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Magnetic Scrolls/Rainbird, Amiga 24.95

Fish! Thought you were the sole goldfish in the bowl, didn't you? Cod, what a prawn! You didn't anchovy think that Mission HQ would let an international information shark like you spend his well-earned rest mackerelling about in any old plaice. And you were looking forward to dace and dace of inactivity, too! Some bream! Well Rear Admiral Sir Playfair Panchax has his rays (ways, moron). When a tacky plastic castle plops into your bowl, you know you're in for a bass-ically active time. Oh well, you were starting to get a bit chubby, anyway. Perhaps you'd just better talk to Panchax eel sort something trout.

Anyone who didn't laugh at those fishy puns can come and discuss the fine details later. Meanwhile, it turns out this is no ordinary crisis. In fact it's pretty damn serious. An inter-dimensional gang of anrachists the Seven Deadly Fins have warped themselves to a planet inhabited entirely by fish. Well, fish people to be exact. Er... yeah... apparently they have perfectly human torsos and thoroughly fishy legs tails, I mean. Weird! (Those concerned about the mental health of the programmers should apply direct to Magnetic Scrolls). The Fins are a dead nasty lot they're planning to sabotage well-laid plans to build a device designed to irrigate Aquaria, a planet in danger of drying out. You need to recover the stolen parts of this secret device before it's too late.

Not for nothing are we called the greatest espionage organisation in the... er... well, in the near vicinity. Carefully research into warping (a painful form of molecular travel, more painful than being tricked out of your lunch by a billy-goat in red pajamas) has made it possible for you, agent extraordinaire 10, to travel to four different locations. As you (the parasite) pass through each of the warps (the last one is only accessible if you've sold the first three) your mind is transferred into the body of a living thing (the host) from the appropriate dimension... no wonder it hurts!

As you're still an inexperienced warper, you need to slightly gentle start so the first three scenarios, accompanied by some melt-in-the-mouth graphics, aren't all that difficult to complete. All you have to do is avoid a maniac junky with a tendency to become angry (and boy, does he get angry!), weedle your way past an extremely loudmouthed record baron, and avoid the infamous Fins while dicing with death in the bowels of a crumbling abbey. Easy as falling off a log.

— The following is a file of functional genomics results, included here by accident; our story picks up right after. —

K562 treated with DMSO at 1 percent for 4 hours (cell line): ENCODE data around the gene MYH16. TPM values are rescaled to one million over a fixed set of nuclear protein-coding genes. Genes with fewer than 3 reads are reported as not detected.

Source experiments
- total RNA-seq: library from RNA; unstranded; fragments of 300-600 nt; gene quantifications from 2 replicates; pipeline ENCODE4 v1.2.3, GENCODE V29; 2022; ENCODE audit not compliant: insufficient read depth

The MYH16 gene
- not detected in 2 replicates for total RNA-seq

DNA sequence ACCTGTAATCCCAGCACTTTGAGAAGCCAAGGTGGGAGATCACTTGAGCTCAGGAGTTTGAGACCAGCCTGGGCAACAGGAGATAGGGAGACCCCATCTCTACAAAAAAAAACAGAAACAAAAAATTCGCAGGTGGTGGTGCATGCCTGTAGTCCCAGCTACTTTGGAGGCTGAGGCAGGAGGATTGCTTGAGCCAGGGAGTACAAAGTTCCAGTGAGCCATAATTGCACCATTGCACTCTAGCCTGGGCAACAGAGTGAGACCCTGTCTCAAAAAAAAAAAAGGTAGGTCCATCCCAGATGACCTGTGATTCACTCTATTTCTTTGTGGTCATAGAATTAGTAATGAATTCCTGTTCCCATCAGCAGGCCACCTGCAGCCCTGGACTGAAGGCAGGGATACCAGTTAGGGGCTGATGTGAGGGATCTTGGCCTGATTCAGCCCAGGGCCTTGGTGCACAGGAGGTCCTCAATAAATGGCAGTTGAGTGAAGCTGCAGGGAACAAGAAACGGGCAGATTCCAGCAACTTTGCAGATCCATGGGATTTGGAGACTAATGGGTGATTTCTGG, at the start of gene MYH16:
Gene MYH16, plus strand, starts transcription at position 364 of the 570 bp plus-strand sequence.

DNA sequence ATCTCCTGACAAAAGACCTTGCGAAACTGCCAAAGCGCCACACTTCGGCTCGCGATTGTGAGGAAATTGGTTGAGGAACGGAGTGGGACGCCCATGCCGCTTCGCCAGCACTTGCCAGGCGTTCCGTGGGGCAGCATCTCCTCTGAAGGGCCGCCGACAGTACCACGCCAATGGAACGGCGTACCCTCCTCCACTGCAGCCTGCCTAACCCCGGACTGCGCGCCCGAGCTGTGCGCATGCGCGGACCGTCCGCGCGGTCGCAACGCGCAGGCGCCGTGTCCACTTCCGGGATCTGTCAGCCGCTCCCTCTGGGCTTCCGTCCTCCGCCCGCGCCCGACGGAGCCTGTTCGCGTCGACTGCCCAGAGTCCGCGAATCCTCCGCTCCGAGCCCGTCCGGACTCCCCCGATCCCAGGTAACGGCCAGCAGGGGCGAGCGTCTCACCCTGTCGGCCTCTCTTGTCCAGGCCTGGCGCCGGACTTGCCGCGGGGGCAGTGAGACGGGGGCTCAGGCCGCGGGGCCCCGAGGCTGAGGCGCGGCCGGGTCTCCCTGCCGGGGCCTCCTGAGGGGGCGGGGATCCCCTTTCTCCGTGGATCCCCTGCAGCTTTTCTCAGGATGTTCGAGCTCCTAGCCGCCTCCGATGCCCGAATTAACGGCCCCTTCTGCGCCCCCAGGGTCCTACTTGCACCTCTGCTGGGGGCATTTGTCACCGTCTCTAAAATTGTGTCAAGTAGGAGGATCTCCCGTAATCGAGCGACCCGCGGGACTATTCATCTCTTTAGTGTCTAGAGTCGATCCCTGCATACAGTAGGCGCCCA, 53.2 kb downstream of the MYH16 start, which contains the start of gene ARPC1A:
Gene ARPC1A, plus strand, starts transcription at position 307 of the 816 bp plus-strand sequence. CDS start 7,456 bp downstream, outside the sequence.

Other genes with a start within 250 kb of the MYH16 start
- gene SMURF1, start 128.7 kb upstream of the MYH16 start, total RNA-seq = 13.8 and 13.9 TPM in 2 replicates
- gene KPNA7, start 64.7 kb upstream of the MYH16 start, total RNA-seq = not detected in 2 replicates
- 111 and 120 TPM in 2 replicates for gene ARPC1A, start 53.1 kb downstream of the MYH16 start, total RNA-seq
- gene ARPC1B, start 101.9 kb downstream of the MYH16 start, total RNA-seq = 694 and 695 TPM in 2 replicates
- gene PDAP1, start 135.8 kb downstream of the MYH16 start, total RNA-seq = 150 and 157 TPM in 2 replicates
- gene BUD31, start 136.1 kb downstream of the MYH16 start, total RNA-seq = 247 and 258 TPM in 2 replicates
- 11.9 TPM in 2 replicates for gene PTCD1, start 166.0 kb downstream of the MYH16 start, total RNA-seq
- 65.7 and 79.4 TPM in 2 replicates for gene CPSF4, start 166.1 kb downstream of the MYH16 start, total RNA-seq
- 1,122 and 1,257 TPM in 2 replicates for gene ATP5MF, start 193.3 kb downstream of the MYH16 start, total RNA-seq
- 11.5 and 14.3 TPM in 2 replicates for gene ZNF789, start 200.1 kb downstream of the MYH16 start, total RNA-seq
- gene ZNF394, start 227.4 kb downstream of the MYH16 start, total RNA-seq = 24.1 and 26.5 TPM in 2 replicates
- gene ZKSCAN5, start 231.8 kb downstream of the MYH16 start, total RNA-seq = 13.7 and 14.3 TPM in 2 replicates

Loud noises and flashing lights break down the host-parasite interface but when this happens you get just thrown back into the bowl an older and a wiser fish. Fish don't have any arms, wise guy, so don't start trying to take anything back with you into the bowl it doesn't work. Back among the pondweed you muster your resources and get ready to try again.

By the time you make it to warp 4, the going starts to get really tough. As Dr Roach, an eminent individual of some social standing (like me) you can take a paddle to Padlington station, visit the local guppy pub for a snifter (don't forget your fishofax), groove on down at the disco or just buy yourself some new and nifty clothes. Trouble is, the Fins are hot on your trail unless you outwit them and manage to avoid all situations designed to break down your precious interface you might end up suffering a fate worse than sharing a tin with a team of skinhead sardines or being mashed into a pot of anchovy paste.

As a top inter-warp spy with more letters to your name than you can remember (let alone write), no puzzle is too hard for you. That's lucky because this is one goldfish bowl that has more than the average number of wicked twists. Just when you think you're getting some where you become a candidate for entry into the next tin of catfood and you won't get any holidays there. Even the sub-games have enough substance for you to get your teeth into. There's always some kind of logic to a solution even if occasionally the reasoning is pretty warped (geddit?).

Fish! The parser is up to Magnetic Scrolls usual high standards. Most variations of a command are recognized and there are loads of abbreviations: L for LOOK, X for EXAMINE and so on. You can even summon up a list of pronouns available at any one time by typing PN. There isn't all that much scope for interactions, but then interactions isn't always all what it's cracked up to be. What's the point of having loads of potentially interactive characters when they don't actually contribute that much to the game? You can never really converse with NPCs (just ask them questions) so there's no reason they should be included just for their own sake.

You still have to enter a separate command to open specific doors when it's quite obvious you can walk through them (I'm really sick of bashing my nose against doors) but as there aren't as many fiddly situations as you find in, say Jinxter, that doesn't matter too much. Who cares anyway when almost anything you type in gets an appropriately fishy response?

It's getting a bit boring really. Ever Magnetic Scrolls adventure gets praised to the skies, wins a thousand (or thereabouts) awards and gets an incredibly high mark in all the magazines. You'd think they could produce a dud once in a while just for variety's sake (what do you mean, you can't imagine that just use your brain will you?). Well, so far they haven't, so Fish! is just going to have to get another rave review. Altogether, it's slick, subtle and sparkles with subaquatic humour. What more could your average haddock want?
(Can I have my turbo-power totally infallible and hyper guaranteed billy-goat flame-thrower now, Anita?).

Zzap! Christmas Special, Issue 44, December 1988, pp.132-133